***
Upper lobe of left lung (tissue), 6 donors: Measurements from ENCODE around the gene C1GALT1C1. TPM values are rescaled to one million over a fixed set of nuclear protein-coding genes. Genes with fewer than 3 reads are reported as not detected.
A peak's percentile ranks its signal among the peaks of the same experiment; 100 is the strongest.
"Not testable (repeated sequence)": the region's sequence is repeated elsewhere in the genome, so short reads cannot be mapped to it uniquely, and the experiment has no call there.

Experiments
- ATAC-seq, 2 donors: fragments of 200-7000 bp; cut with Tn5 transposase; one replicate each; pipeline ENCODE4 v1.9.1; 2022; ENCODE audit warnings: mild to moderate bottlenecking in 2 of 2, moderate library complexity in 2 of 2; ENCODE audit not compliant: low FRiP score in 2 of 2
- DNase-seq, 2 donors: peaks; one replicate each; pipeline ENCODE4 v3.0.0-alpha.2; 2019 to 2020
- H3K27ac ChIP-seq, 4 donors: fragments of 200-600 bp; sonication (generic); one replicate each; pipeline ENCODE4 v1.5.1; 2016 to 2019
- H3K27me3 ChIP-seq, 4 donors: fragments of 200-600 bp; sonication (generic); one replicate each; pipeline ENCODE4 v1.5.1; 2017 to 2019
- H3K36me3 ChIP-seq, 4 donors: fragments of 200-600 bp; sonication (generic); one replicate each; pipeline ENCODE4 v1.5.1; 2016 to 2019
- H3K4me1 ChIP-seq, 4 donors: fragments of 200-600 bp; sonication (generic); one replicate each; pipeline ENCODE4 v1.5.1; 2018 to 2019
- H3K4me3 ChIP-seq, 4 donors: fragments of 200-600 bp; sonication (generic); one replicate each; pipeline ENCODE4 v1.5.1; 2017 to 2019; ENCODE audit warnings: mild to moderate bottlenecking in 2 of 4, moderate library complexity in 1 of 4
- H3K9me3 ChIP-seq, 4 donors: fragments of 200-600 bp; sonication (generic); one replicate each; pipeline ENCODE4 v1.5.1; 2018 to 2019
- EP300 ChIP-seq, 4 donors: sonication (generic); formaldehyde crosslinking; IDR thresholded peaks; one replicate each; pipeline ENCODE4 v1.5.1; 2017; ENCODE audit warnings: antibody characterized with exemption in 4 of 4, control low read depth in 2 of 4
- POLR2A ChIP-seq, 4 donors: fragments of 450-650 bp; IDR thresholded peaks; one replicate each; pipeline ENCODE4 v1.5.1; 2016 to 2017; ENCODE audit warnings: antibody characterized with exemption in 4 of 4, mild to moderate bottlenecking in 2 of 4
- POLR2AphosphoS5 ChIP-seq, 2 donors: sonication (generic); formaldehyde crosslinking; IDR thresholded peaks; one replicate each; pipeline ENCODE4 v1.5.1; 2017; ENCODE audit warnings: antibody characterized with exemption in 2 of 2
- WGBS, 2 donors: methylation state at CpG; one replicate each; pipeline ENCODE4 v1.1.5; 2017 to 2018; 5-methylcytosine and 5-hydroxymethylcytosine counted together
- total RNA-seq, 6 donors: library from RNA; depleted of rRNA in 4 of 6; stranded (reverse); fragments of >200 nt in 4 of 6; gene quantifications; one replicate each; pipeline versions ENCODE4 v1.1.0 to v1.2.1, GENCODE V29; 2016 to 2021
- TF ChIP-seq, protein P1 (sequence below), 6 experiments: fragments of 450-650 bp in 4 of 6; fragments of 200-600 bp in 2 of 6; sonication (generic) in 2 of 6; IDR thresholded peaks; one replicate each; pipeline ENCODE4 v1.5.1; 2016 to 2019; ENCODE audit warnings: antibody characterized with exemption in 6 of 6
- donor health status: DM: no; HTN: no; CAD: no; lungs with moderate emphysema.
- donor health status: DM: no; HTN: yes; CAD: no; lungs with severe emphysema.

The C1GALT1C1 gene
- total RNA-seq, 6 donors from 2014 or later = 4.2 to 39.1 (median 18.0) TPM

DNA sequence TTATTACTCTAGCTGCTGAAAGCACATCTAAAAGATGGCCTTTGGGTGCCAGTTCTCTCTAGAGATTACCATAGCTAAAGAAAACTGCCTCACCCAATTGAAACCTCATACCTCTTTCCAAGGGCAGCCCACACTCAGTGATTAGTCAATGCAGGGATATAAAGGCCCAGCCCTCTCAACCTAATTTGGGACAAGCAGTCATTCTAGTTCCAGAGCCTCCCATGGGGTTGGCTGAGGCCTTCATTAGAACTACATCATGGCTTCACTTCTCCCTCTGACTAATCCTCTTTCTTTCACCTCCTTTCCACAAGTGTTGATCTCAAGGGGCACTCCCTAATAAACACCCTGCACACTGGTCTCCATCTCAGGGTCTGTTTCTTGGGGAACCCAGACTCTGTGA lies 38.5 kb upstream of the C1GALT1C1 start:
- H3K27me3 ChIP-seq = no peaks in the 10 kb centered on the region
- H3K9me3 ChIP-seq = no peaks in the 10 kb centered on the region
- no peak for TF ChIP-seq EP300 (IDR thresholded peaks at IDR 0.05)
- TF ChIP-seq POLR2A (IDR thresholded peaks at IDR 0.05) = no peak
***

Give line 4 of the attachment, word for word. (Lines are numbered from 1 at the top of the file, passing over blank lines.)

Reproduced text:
Experiments